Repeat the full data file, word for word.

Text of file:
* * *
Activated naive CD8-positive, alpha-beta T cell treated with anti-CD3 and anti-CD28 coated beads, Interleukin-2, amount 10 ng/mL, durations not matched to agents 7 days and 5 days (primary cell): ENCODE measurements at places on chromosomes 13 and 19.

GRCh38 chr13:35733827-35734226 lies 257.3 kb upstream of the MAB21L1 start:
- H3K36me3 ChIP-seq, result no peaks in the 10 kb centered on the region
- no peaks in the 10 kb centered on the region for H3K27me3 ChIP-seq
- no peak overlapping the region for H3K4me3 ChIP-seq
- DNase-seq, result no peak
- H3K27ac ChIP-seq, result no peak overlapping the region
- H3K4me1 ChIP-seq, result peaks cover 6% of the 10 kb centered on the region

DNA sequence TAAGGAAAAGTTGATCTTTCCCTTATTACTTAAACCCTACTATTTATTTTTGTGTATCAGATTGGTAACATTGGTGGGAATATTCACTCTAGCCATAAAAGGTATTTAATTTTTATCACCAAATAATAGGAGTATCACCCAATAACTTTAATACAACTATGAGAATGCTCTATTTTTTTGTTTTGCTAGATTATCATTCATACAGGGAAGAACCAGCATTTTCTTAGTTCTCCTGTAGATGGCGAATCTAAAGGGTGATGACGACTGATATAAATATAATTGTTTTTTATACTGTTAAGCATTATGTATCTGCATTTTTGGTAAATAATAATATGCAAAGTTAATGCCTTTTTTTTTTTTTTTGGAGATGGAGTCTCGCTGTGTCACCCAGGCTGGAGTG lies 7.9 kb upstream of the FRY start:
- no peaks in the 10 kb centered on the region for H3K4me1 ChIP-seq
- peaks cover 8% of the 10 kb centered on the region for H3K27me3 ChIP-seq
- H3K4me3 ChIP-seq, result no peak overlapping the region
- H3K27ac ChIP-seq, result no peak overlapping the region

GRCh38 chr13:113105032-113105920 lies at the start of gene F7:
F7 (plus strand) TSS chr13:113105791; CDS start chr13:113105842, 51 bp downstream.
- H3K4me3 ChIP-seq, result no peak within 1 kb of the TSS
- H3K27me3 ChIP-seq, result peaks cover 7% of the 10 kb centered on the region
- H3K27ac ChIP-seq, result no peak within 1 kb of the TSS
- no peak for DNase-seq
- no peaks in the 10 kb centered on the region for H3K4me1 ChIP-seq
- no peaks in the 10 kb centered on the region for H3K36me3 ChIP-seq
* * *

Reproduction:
Activated naive CD8-positive, alpha-beta T cell treated with anti-CD3 and anti-CD28 coated beads, Interleukin-2, amount 10 ng/mL, durations not matched to agents 7 days and 5 days (primary cell): ENCODE measurements at places on chromosomes 13 and 19.

GRCh38 chr13:35733827-35734226 lies 257.3 kb upstream of the MAB21L1 start:
- H3K36me3 ChIP-seq, result no peaks in the 10 kb centered on the region
- no peaks in the 10 kb centered on the region for H3K27me3 ChIP-seq
- no peak overlapping the region for H3K4me3 ChIP-seq
- DNase-seq, result no peak
- H3K27ac ChIP-seq, result no peak overlapping the region
- H3K4me1 ChIP-seq, result peaks cover 6% of the 10 kb centered on the region

DNA sequence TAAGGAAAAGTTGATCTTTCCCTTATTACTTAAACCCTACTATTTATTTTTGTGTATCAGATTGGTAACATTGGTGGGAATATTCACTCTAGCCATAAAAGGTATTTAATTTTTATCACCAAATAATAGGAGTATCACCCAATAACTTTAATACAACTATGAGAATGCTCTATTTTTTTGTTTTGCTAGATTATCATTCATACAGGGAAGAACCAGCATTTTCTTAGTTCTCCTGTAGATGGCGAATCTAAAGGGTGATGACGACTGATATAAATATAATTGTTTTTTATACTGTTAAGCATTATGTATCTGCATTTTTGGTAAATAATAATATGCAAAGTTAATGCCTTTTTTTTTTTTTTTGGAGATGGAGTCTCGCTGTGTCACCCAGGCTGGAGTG lies 7.9 kb upstream of the FRY start:
- no peaks in the 10 kb centered on the region for H3K4me1 ChIP-seq
- peaks cover 8% of the 10 kb centered on the region for H3K27me3 ChIP-seq
- H3K4me3 ChIP-seq, result no peak overlapping the region
- H3K27ac ChIP-seq, result no peak overlapping the region

GRCh38 chr13:113105032-113105920 lies at the start of gene F7:
F7 (plus strand) TSS chr13:113105791; CDS start chr13:113105842, 51 bp downstream.
- H3K4me3 ChIP-seq, result no peak within 1 kb of the TSS
- H3K27me3 ChIP-seq, result peaks cover 7% of the 10 kb centered on the region
- H3K27ac ChIP-seq, result no peak within 1 kb of the TSS
- no peak for DNase-seq
- no peaks in the 10 kb centered on the region for H3K4me1 ChIP-seq
- no peaks in the 10 kb centered on the region for H3K36me3 ChIP-seq